As you know, we have been placed on Storm Warning as Tropical Storm Tomas nears Jamaica. A Storm Warning means that we expect to experience storm conditions within 24 hours.
We have been tracking this system for the past week as it strengthened, weakened and strengthened again and made its way across the Caribbean. It did considerable damage in the eastern Caribbean, especially in St. Lucia where 14 persons lost their lives. Currently a tropical storm, Tomas is expected to pass close to the eastern end of the island in the early hours of tomorrow morning.
We are thankful that, from all appearances, we will be spared a direct hit by the storm as it is making a sharp turn to the north. Sadly, though, this will take it across the western section of Haiti , the eastern section of Cuba and toward the Turks and Caicos islands . We are particularly concerned for the people of Haiti who have already suffered so much from the earthquake in January, the floods in March and October and the recent outbreak of cholera.
Even though we will avoid a direct hit, Jamaica is still expected to feel the effects of the storm with heavy rains and the possibility of strong winds especially in the eastern sections of the island.
On Monday when it appeared that Tomas was on a direct track to Jamaica , I ordered that all disaster management systems be placed on full alert and all mitigation and preparedness plans be put in high gear. Even though the threat level to Jamaica is less than we had previously feared, we cannot afford to let down our guard.
The heavy rains resulting from Tropical Storm Nicole over the last few weeks have left the earth heavily saturated, the underground water table at a high level and some communities still under several feet of water. This means that with more heavy rains to come, flooding in many areas is almost inevitable. Let us remember, too, that when Nicole came upon us it was not yet a tropical storm, only a depression, and we have seen how much damage it did.
Since Monday, ODPEM has been issuing public advisories urging you to prepare yourselves and take all possible precautions to protect yourselves against the likely effects of the storm. We urged you to secure your roofs as best as you can with hurricane straps, store water and bleach to treat water, secure flashlights and other emergency lighting as well as canned and other ready-to-eat food. We urged you to prune trees that pose a danger to homes and power lines and the NSWMA has had crews on the road assisting in this regard. We issued warnings not to venture into deep or treacherous waters. The media and the telecommunications providers have assisted us in getting these messages out and I thank them for their support.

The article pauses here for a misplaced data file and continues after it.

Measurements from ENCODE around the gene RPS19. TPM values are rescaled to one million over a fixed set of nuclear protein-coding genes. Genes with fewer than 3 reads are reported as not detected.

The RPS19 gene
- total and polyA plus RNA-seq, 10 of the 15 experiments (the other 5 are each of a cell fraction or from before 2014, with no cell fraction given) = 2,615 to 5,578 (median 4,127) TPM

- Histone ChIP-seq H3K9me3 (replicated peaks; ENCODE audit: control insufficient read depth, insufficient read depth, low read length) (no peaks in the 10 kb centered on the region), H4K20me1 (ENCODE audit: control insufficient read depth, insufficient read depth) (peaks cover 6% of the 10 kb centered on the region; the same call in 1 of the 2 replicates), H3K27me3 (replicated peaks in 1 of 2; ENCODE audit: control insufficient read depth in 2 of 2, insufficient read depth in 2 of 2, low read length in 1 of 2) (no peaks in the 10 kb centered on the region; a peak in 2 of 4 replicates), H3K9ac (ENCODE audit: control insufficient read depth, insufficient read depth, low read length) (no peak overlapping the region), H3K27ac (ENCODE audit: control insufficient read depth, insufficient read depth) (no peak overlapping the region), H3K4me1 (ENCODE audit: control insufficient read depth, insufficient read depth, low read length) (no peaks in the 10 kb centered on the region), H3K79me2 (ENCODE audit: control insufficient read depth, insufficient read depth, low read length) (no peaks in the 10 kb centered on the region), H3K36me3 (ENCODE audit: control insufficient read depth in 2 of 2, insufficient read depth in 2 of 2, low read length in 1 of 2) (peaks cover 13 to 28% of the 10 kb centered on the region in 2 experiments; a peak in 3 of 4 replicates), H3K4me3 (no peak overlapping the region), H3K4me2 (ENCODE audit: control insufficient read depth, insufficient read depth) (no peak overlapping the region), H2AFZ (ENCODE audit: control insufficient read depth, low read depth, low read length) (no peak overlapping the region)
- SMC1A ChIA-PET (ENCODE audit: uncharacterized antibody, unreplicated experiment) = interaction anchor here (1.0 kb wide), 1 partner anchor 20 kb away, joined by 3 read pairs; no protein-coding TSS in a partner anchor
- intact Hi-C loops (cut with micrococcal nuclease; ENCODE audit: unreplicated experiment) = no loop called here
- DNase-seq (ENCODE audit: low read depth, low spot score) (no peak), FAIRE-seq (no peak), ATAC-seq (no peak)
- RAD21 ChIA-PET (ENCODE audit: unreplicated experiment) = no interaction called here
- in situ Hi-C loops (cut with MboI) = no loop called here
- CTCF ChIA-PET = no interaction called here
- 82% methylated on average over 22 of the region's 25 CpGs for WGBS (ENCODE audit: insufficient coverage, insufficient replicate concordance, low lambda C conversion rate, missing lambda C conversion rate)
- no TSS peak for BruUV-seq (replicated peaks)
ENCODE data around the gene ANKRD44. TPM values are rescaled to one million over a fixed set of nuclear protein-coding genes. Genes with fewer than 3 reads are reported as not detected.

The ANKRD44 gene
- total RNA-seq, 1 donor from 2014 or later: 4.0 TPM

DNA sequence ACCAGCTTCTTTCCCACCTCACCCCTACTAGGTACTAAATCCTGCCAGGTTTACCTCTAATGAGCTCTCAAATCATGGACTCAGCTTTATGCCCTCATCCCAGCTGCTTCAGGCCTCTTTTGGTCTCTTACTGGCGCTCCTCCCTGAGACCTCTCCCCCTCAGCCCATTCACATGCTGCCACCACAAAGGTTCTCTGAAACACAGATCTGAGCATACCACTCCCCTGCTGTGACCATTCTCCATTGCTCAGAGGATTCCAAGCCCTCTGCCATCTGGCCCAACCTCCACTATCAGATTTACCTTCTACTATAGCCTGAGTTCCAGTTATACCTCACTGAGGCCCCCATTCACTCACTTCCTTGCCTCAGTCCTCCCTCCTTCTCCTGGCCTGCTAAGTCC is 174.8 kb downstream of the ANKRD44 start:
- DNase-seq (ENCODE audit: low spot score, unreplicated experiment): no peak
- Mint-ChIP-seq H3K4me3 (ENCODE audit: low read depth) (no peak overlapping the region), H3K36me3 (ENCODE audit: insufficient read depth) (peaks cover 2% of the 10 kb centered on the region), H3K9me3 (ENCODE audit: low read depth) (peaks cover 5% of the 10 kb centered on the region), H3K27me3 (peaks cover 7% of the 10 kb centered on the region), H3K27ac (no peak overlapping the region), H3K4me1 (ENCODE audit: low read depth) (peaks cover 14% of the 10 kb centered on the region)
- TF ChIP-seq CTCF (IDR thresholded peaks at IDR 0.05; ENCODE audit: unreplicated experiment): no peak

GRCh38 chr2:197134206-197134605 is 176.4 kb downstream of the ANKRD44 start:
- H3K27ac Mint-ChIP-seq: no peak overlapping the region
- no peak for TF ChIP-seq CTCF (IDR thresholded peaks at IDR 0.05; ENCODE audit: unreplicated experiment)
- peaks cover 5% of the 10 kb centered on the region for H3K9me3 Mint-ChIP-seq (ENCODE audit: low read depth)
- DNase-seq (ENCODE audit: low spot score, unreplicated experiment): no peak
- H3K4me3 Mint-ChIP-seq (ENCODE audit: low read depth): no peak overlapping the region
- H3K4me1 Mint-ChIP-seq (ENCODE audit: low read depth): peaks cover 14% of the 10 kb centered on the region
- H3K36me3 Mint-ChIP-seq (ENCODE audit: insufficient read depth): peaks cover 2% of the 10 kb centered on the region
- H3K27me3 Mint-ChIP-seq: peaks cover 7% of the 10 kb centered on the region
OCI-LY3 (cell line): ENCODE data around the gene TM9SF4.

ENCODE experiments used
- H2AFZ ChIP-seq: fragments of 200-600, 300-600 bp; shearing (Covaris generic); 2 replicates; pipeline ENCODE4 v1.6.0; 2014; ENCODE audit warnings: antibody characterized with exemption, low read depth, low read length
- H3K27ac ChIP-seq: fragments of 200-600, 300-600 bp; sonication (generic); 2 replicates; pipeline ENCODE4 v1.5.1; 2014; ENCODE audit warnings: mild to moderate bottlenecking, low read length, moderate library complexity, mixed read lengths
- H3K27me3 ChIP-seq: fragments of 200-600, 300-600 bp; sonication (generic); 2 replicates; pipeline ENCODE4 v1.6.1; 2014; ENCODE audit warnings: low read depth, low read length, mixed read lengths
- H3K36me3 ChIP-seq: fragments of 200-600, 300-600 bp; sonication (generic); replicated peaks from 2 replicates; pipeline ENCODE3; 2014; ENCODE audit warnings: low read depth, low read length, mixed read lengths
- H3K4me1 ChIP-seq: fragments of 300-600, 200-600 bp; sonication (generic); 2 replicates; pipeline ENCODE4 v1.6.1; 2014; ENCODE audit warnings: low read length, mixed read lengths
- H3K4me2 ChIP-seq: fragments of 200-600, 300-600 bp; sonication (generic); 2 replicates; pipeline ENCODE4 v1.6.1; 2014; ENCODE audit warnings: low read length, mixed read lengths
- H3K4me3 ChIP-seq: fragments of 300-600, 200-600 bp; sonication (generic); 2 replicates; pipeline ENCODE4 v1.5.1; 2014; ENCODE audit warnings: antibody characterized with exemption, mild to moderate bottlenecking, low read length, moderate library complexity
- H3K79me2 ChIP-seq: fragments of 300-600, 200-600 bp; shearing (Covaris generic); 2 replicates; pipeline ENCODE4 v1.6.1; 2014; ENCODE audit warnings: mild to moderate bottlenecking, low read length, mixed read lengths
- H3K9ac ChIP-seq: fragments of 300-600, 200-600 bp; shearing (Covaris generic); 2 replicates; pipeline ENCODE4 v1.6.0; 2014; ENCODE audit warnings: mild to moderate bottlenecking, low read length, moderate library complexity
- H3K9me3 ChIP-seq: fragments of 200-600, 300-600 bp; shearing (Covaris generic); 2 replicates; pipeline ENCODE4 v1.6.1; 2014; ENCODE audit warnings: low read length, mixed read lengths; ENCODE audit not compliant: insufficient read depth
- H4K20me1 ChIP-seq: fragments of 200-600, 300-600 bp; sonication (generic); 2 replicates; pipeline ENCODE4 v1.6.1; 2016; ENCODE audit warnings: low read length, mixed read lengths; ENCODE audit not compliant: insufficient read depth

All emergency services and disaster management agencies are fully mobilized. Parish Disaster Committees are up and running and all government agencies have been instructed to activate their national disaster plans. Private enterprises have been urged to do likewise.
Shelters have been activated across the island, shelter managers have been assigned and relief supplies have been pre-positioned in the areas most likely to be affected to allow for speedy delivery if it becomes necessary. Persons living in unsafe homes, flood-prone areas or in areas that are vulnerable to erosion must be prepared to go to the nearest shelter at the first sign of danger. Mass evacuation plans are in place for coastal areas that could experience storm surges as well as communities close to volatile rivers.
The National Emergency Operations Centre of the Ministry of Health is fully operational and emergency operations centres have been activated in all parishes. Our hospitals and other public health facilities have geared themselves to respond to any eventuality. The JPSCo and the NWC are in full emergency mode to protect their systems as far as possible and to respond to disruptions that may occur as quickly as possible.
We cannot control the storm, the path it takes or the fury it unleashes but we can do much to protect ourselves, avoid the loss of lives and minimize damage to our property. In the remaining hours before Tomas passes, let us do everything that we can to prepare and protect ourselves. We must pay special attention to our children and the sick and the elderly who are least able to take care of themselves. I encourage all households especially in the eastern sections of the island to ensure that someone is awake at all times throughout tonight – take turns in sleeping – so that the family can be alerted to any imminent danger. Expectant mothers who are nearing the time of delivery should try to move closer to the nearest hospital and should call the emergency numbers in the event of distress.
I urge everyone to be on alert but to remain calm as the storm passes near us and I pray for God’s mercy and protection on all the people of Jamaica as well as our brothers and sisters in Haiti , Cuba and the Turks and Caicos.

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